Of course, such revolutionary thinking is never likely to be taken seriously, as it would mean the dismantling of national organizations such as the FDA. Well, why not? On the other side of the Atlantic, there is one body that does the job for nearly 30 countries — the EMA.

If one organization can cover all Europe, why can’t an international one cover the whole world? Reducing the number of approval bodies should cut costs, too.

But it would need its decisions to include that medical insurance companies would have to pay for it to be provided to patients, and for it to be available through the NHS, without further consideration.

Could it work? Of course! Everything is possible. Will it ever happen? Not a chance

This article, written by me, was first published by Multiple Sclerosis News Today.

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[You are invited to visit my personal MS, Health & Disability website at 50shadesofsun.com].

50shadesofsun.com is the personal website of Ian Franks, who is Managing Editor (columns division) of BioNews Services. BioNews is owner of 50 disease/disorder-specific news and information websites – including MS News Today. Ian has enjoyed a successful career as a journalist, from reporter to editor, in the print media. During that career he gained a Journalist of the Year award in his native UK. He was diagnosed with MS in 2002 but continued working until mobility problems forced him to retire early in late 2006. He now lives in the south of Spain. Besides MS, Ian is also able to write about both epilepsy and cardiovascular matters from a patient’s perspective and is a keen advocate on mobility and accessibility issues.

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New drugs to face affordability test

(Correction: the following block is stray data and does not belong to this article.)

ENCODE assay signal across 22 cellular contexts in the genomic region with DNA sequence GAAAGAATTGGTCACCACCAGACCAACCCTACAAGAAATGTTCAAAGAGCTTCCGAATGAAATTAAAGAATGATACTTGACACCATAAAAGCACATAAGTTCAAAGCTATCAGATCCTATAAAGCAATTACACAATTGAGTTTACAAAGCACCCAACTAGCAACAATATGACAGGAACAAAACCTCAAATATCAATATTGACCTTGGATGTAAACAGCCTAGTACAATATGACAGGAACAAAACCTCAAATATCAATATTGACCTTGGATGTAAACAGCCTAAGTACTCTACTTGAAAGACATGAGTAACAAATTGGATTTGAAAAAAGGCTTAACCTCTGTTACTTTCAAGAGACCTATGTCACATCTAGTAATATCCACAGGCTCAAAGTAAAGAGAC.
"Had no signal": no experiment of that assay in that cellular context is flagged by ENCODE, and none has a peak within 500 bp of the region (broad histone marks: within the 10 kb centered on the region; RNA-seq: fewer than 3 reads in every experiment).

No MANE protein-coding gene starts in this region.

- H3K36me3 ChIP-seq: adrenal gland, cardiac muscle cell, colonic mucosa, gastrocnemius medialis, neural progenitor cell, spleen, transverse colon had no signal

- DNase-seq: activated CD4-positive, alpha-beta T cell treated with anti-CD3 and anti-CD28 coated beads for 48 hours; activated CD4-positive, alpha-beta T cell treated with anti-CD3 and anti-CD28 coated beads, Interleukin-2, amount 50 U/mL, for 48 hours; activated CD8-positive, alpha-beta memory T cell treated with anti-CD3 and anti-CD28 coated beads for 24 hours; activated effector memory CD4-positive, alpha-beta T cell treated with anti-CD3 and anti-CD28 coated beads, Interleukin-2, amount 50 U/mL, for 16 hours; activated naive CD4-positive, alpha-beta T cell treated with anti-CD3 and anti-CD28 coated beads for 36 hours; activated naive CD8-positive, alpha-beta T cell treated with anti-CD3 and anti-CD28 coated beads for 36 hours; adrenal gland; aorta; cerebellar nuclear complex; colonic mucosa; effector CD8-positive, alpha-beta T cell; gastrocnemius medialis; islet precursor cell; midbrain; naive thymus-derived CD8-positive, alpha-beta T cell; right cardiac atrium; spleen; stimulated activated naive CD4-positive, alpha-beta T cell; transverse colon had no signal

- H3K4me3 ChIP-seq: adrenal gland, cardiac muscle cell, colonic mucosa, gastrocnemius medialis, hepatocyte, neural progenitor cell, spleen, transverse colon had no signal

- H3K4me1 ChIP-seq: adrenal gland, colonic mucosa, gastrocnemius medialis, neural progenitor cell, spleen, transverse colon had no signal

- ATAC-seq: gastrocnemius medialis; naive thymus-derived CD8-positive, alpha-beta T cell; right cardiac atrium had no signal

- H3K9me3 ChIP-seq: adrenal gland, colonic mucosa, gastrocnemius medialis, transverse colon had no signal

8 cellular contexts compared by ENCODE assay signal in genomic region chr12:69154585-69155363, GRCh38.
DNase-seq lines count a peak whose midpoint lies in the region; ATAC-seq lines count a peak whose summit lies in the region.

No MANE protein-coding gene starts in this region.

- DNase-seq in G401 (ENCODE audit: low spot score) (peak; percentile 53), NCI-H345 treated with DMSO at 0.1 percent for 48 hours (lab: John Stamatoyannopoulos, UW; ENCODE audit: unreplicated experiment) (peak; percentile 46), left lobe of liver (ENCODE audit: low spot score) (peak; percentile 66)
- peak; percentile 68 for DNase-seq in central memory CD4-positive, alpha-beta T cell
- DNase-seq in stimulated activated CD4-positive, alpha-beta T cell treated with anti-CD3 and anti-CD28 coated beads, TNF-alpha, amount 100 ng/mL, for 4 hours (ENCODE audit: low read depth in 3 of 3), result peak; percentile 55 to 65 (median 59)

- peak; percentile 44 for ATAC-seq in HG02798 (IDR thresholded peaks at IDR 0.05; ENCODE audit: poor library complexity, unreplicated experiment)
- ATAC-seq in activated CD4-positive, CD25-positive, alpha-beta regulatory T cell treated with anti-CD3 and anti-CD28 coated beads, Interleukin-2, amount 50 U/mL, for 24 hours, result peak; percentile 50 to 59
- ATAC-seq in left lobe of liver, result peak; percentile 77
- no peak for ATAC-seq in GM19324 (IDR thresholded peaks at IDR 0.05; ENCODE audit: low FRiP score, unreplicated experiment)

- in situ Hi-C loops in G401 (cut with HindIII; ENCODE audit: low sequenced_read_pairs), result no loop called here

Proposed changes to the UK’s drug approval process should be the subject of an honest debate according the country’s Multiple Sclerosis Society.

The changes will mean the National Health Service (NHS) in England will assess how much it can afford to pay for new drugs.

Under the plan, new drugs that are expected to cost the NHS more than £20 million a year would be subject to a ‘budget impact test’.

If drugs are considered to be cost effective by the National Institute for Health and Care Excellence (NICE)  but expensive for NHS England’s budget, they could face delays or restrictions on being introduced. To me, this seems to turning the clock back on health care by several years.

Pic: MS Society.

Pic: MS Society.

Based on what is so far known about the plans now, the MS Society believe it’s unlikely that existing MS treatments available on the NHS would be affected by these changes. However, it wants to make sure that any new MS treatments aren’t rationed or restricted due to their cost.

On the society’s website, it says that an affordability test would be a big change in the way new treatments are assessed. It continues: “Currently, new drugs are tested for value for money. This means the potential benefits of a new drug are considered in relation to its cost. How much the NHS can afford to pay for the drug is not tested.”

The society’s assistant director of external affairs Ian Fannon at the said: “People with MS need access to effective treatments as quickly as possible – this is essential to managing the condition, slowing progression and improving quality of life. Not only does this prevent avoidable harm, it reduces cost for the NHS in the long term.